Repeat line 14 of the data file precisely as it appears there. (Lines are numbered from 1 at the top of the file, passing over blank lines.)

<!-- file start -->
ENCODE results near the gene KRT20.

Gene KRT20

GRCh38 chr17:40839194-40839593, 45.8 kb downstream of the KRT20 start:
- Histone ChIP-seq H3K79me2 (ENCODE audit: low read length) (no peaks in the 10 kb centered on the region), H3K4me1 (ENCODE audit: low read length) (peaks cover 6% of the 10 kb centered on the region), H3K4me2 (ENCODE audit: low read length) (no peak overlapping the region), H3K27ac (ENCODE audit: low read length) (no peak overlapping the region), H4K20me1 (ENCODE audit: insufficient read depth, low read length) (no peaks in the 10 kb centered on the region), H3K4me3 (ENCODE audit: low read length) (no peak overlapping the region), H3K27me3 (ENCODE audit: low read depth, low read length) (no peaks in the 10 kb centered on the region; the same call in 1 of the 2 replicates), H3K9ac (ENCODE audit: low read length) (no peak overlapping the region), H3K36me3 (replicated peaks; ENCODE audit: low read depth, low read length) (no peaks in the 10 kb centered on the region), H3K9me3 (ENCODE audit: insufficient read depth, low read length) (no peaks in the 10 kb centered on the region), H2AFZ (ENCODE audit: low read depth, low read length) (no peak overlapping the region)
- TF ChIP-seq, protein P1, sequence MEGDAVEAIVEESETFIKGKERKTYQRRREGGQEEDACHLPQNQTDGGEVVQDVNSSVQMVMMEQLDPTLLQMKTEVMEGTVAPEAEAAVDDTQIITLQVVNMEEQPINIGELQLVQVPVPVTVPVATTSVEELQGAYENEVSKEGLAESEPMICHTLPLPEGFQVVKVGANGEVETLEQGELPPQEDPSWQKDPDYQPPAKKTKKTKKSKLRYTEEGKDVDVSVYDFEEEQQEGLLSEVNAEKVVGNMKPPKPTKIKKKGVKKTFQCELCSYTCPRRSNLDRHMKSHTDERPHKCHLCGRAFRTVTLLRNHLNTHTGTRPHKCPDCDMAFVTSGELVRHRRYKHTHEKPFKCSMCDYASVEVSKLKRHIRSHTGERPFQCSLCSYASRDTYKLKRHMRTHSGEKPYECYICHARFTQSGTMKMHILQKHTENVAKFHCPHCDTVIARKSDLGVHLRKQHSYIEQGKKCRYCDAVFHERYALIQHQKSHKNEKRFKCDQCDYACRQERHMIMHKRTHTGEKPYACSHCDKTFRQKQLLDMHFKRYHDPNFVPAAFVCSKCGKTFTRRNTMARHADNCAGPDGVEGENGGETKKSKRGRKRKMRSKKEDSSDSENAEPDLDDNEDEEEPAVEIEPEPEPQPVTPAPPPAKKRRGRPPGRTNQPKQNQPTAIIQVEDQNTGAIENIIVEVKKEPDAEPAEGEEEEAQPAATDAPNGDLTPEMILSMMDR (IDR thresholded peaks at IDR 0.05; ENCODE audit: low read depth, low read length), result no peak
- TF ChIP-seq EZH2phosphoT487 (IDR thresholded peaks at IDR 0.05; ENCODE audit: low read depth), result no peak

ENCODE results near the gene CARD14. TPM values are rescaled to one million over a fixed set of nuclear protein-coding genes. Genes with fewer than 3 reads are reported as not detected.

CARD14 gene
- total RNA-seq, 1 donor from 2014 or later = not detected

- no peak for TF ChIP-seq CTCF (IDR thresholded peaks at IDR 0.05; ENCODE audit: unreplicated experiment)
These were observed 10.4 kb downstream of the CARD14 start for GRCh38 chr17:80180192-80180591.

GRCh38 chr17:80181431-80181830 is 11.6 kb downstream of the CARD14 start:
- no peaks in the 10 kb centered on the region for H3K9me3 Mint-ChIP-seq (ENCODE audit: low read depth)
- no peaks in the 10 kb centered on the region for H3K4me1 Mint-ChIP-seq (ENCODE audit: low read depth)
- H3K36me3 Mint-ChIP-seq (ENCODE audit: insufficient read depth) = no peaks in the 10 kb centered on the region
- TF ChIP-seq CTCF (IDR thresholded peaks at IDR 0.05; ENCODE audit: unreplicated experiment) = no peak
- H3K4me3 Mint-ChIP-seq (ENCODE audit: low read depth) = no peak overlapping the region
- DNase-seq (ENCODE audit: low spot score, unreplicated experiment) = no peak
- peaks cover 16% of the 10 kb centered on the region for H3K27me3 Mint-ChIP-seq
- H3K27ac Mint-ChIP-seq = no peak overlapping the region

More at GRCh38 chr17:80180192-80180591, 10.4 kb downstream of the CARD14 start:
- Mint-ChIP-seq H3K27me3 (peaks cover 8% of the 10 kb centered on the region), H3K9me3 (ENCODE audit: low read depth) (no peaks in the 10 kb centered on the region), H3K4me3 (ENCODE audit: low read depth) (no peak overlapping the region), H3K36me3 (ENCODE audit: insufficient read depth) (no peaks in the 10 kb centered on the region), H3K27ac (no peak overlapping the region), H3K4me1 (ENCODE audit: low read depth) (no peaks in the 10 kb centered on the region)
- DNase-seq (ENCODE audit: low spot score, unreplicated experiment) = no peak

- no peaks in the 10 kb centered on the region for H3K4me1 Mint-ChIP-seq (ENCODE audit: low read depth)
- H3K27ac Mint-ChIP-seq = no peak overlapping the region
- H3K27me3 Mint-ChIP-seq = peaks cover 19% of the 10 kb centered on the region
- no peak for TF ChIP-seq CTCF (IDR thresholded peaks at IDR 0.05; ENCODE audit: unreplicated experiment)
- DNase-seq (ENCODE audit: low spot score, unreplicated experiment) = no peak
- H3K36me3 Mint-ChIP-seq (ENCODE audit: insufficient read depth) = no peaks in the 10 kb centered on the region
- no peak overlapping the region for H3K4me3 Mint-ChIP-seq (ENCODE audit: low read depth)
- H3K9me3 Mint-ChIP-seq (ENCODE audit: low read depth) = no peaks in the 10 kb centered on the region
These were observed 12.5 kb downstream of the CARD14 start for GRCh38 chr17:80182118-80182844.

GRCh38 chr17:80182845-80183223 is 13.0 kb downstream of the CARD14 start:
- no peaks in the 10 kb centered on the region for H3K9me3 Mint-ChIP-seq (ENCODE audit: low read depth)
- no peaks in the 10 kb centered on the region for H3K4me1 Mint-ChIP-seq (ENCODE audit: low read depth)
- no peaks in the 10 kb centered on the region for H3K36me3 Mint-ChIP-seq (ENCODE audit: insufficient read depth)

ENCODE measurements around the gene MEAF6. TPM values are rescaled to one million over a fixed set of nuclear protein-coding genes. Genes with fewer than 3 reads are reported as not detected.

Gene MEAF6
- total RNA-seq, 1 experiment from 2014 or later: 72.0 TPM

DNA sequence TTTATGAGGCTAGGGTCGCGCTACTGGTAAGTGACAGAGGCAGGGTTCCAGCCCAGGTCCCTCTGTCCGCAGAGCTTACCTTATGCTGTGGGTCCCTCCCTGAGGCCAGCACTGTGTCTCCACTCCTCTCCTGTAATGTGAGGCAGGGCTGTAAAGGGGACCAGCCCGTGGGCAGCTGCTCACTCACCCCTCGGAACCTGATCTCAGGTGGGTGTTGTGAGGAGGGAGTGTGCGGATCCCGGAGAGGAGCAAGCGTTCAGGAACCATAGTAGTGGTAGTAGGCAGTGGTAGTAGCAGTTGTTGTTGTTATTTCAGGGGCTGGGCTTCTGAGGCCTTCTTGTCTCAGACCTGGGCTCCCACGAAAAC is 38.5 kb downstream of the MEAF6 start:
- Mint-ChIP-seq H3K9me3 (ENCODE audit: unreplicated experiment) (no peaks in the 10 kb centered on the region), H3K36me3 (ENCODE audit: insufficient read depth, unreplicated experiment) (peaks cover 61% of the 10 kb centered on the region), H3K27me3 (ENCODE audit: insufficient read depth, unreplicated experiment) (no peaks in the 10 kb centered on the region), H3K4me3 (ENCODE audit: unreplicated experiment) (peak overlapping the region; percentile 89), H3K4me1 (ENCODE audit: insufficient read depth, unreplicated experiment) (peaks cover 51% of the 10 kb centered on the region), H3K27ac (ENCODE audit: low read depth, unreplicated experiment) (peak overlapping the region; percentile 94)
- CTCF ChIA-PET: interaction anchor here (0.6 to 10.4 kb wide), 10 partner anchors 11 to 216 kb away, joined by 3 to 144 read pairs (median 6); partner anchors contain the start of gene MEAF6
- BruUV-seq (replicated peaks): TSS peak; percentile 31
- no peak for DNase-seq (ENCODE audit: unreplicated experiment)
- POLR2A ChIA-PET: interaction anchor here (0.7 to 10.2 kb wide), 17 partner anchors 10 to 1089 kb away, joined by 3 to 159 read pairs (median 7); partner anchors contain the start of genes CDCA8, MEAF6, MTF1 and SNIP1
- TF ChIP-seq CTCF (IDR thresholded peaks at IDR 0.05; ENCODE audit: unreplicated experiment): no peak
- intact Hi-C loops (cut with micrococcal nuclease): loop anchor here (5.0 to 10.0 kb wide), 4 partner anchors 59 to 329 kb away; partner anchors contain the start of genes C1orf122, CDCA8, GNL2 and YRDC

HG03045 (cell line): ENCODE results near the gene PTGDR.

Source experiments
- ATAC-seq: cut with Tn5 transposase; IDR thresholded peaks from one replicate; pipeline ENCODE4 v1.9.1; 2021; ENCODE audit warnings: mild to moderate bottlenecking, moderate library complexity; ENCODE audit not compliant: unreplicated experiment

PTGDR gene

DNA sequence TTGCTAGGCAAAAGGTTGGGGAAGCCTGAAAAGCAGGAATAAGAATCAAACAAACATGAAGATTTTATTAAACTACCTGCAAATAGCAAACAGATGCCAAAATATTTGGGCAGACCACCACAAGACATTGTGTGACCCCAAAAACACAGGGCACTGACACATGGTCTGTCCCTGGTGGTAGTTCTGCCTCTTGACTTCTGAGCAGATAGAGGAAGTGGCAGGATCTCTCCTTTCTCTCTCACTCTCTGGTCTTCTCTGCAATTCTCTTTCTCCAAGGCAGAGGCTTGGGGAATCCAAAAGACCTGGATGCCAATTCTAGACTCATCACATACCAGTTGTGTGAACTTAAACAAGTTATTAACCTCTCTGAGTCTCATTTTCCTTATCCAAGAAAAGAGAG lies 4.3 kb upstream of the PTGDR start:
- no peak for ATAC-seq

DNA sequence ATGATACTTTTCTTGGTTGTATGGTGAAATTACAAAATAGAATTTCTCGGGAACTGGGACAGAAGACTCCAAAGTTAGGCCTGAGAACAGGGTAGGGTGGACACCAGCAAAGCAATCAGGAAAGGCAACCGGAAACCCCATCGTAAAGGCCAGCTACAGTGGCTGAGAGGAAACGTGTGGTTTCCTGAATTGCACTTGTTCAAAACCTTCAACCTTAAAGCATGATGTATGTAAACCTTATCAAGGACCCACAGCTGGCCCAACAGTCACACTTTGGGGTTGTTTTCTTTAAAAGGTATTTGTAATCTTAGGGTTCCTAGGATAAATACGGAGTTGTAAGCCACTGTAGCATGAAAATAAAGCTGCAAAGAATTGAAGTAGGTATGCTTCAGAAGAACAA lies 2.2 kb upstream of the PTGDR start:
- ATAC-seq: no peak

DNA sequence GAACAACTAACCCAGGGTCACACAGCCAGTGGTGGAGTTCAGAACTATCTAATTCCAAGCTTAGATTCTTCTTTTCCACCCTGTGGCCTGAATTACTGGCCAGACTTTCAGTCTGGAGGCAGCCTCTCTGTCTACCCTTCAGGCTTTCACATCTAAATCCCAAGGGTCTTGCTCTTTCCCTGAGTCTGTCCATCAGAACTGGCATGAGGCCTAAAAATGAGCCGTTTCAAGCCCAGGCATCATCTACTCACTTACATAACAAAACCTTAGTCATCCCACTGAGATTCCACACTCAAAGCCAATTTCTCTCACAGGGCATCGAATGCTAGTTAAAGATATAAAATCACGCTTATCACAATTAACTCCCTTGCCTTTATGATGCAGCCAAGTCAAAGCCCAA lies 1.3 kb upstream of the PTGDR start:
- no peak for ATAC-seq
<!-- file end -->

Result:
- no peaks in the 10 kb centered on the region for H3K4me1 Mint-ChIP-seq (ENCODE audit: low read depth)